Volume 6, Issue 4
A Fourier Companion Matrix (Multiplication Matrix) with Real-Valued Elements: Finding the Roots of a Trigonometric Polynomial by Matrix Eigensolving

Numer. Math. Theor. Meth. Appl., 6 (2013), pp. 586-599.

Published online: 2013-06

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• Abstract

We show that the zeros of a trigonometric polynomial of degree $N$ with the usual $(2N +1)$ terms can be calculated by computing the eigenvalues of a matrix of dimension $2N$ with real-valued elements $M_{jk}$. This matrix $\vec{\vec{M}}$ is a multiplication matrix in the sense that, after first defining a vector $\vec{\phi}$ whose elements are the first $2N$ basis functions, $\vec{\vec{M}}\vec{\phi}$ = 2cos($t$)$\vec{\phi}$. This relationship is the eigenproblem; the zeros $t_{k}$ are the arccosine function of $\lambda_{k}/2$ where the $\lambda_{k}$ are the eigenvalues of $\vec{\vec {M}}$. We dub this the "Fourier Division Companion Matrix'', or FDCM for short, because it is derived using trigonometric polynomial division. We show through examples that the algorithm computes both real and complex-valued roots, even double roots, to near machine precision accuracy.

• Keywords

Fourier series, trigonometric polynomial, root-finding, secular, companion matrix.

65H99, 65T40, 42A85

• BibTex
• RIS
• TXT
@Article{NMTMA-6-586, author = {}, title = {A Fourier Companion Matrix (Multiplication Matrix) with Real-Valued Elements: Finding the Roots of a Trigonometric Polynomial by Matrix Eigensolving}, journal = {Numerical Mathematics: Theory, Methods and Applications}, year = {2013}, volume = {6}, number = {4}, pages = {586--599}, abstract = {

We show that the zeros of a trigonometric polynomial of degree $N$ with the usual $(2N +1)$ terms can be calculated by computing the eigenvalues of a matrix of dimension $2N$ with real-valued elements $M_{jk}$. This matrix $\vec{\vec{M}}$ is a multiplication matrix in the sense that, after first defining a vector $\vec{\phi}$ whose elements are the first $2N$ basis functions, $\vec{\vec{M}}\vec{\phi}$ = 2cos($t$)$\vec{\phi}$. This relationship is the eigenproblem; the zeros $t_{k}$ are the arccosine function of $\lambda_{k}/2$ where the $\lambda_{k}$ are the eigenvalues of $\vec{\vec {M}}$. We dub this the "Fourier Division Companion Matrix'', or FDCM for short, because it is derived using trigonometric polynomial division. We show through examples that the algorithm computes both real and complex-valued roots, even double roots, to near machine precision accuracy.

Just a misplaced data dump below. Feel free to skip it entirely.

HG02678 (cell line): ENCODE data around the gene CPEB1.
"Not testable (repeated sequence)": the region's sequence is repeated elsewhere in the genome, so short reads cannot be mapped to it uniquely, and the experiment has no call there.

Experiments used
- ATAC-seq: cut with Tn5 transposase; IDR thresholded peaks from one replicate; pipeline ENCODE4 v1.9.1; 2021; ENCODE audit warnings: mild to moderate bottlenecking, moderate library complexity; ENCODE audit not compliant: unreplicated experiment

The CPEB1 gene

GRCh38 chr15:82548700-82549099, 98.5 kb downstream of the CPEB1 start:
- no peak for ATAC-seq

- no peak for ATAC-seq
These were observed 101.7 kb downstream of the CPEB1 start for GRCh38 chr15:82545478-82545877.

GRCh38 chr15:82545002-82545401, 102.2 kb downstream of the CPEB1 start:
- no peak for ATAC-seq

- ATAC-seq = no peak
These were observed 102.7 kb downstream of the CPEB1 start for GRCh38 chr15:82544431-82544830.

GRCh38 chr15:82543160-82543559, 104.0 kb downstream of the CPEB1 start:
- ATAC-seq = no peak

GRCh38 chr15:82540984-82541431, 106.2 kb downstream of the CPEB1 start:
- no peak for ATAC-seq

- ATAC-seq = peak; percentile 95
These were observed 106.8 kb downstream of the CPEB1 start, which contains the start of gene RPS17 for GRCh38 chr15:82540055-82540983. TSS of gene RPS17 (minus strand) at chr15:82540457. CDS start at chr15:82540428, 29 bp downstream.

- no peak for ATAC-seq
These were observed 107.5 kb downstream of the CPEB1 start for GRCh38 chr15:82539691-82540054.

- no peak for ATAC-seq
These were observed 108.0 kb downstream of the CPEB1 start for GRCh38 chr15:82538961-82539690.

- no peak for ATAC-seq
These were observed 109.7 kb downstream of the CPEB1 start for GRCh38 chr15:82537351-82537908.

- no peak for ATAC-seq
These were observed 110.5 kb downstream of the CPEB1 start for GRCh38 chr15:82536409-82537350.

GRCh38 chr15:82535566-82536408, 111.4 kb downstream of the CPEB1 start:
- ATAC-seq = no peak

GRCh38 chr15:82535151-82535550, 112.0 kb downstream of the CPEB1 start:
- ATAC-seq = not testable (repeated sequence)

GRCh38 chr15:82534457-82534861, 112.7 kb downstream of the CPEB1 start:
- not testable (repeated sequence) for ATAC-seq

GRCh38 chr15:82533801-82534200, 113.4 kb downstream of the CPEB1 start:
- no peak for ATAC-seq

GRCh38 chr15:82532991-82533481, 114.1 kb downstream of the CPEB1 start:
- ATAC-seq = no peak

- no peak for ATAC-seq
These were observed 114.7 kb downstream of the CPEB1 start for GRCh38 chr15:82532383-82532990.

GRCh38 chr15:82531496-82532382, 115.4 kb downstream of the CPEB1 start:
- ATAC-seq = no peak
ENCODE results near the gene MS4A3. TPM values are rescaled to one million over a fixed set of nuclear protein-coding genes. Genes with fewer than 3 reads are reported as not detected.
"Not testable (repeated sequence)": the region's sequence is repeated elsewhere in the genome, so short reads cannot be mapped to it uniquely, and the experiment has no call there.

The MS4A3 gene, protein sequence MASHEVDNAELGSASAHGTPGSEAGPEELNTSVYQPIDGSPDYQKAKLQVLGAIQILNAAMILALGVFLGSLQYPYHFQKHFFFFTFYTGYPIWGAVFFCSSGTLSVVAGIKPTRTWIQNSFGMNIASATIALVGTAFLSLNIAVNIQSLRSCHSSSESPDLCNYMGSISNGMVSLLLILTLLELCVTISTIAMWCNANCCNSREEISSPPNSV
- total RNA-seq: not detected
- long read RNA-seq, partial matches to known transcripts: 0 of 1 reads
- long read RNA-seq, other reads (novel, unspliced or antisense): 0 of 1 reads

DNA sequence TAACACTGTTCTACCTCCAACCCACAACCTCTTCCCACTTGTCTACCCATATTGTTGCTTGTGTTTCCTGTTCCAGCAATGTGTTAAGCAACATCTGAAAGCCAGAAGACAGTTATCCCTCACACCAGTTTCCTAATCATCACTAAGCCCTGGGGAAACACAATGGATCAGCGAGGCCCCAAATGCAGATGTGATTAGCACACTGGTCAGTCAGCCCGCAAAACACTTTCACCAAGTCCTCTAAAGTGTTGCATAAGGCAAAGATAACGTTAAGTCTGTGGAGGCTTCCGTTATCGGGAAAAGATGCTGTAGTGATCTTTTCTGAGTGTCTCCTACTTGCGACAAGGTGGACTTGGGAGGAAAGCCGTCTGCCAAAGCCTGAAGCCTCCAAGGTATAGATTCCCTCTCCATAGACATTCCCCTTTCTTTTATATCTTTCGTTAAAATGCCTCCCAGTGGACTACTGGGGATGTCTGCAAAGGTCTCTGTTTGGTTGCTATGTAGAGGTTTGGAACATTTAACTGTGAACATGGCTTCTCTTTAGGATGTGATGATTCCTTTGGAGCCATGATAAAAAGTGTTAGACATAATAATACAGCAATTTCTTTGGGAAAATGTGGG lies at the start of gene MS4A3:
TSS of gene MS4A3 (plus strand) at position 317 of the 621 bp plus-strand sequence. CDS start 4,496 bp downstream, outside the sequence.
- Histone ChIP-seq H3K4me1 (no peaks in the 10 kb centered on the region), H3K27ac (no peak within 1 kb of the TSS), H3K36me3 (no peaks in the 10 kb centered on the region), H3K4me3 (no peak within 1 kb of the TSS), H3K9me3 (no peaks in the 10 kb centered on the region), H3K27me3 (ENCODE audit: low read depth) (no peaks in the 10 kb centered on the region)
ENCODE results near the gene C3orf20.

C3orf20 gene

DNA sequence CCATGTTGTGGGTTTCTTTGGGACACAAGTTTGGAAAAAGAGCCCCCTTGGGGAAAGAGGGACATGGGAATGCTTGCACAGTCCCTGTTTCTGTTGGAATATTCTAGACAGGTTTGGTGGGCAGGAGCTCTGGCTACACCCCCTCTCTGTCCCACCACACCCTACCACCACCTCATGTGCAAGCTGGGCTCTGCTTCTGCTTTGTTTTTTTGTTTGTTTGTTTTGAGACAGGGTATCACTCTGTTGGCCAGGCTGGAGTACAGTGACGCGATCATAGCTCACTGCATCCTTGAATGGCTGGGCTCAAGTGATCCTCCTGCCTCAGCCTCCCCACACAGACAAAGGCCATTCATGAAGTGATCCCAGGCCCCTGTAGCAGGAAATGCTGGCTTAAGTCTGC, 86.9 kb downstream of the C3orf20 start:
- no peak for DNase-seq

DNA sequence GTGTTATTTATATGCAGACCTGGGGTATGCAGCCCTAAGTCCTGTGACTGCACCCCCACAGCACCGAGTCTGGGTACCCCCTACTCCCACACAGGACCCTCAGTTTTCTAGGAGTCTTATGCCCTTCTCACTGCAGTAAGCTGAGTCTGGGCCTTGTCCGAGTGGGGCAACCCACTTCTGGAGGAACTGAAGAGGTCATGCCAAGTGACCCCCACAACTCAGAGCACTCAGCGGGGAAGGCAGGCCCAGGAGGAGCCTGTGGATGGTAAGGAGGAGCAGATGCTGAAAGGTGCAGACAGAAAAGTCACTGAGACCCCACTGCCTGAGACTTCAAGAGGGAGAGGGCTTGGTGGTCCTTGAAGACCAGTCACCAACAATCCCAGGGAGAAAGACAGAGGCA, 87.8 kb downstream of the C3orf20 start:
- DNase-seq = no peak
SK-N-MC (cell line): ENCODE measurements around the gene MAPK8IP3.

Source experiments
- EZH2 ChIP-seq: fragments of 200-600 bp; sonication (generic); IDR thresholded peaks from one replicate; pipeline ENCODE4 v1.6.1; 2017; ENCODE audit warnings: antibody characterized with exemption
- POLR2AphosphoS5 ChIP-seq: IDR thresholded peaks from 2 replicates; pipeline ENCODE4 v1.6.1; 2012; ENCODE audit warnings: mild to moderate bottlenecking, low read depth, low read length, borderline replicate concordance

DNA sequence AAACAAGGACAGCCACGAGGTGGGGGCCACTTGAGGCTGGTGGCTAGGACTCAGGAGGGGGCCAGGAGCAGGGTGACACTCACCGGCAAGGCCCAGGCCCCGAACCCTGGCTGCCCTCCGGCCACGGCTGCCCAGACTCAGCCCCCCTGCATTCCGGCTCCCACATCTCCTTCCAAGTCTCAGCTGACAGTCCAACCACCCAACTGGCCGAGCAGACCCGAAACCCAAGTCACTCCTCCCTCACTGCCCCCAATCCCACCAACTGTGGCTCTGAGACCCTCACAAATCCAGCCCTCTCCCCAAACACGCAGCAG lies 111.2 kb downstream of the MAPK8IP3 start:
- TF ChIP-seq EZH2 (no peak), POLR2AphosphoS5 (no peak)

}, issn = {2079-7338}, doi = {https://doi.org/10.4208/nmtma.2013.1220nm}, url = {http://global-sci.org/intro/article_detail/nmtma/5920.html} }
TY - JOUR T1 - A Fourier Companion Matrix (Multiplication Matrix) with Real-Valued Elements: Finding the Roots of a Trigonometric Polynomial by Matrix Eigensolving JO - Numerical Mathematics: Theory, Methods and Applications VL - 4 SP - 586 EP - 599 PY - 2013 DA - 2013/06 SN - 6 DO - http://doi.org/10.4208/nmtma.2013.1220nm UR - https://global-sci.org/intro/article_detail/nmtma/5920.html KW - Fourier series, trigonometric polynomial, root-finding, secular, companion matrix. AB -

We show that the zeros of a trigonometric polynomial of degree $N$ with the usual $(2N +1)$ terms can be calculated by computing the eigenvalues of a matrix of dimension $2N$ with real-valued elements $M_{jk}$. This matrix $\vec{\vec{M}}$ is a multiplication matrix in the sense that, after first defining a vector $\vec{\phi}$ whose elements are the first $2N$ basis functions, $\vec{\vec{M}}\vec{\phi}$ = 2cos($t$)$\vec{\phi}$. This relationship is the eigenproblem; the zeros $t_{k}$ are the arccosine function of $\lambda_{k}/2$ where the $\lambda_{k}$ are the eigenvalues of $\vec{\vec {M}}$. We dub this the "Fourier Division Companion Matrix'', or FDCM for short, because it is derived using trigonometric polynomial division. We show through examples that the algorithm computes both real and complex-valued roots, even double roots, to near machine precision accuracy.

John P. Boyd. (2020). A Fourier Companion Matrix (Multiplication Matrix) with Real-Valued Elements: Finding the Roots of a Trigonometric Polynomial by Matrix Eigensolving. Numerical Mathematics: Theory, Methods and Applications. 6 (4). 586-599. doi:10.4208/nmtma.2013.1220nm
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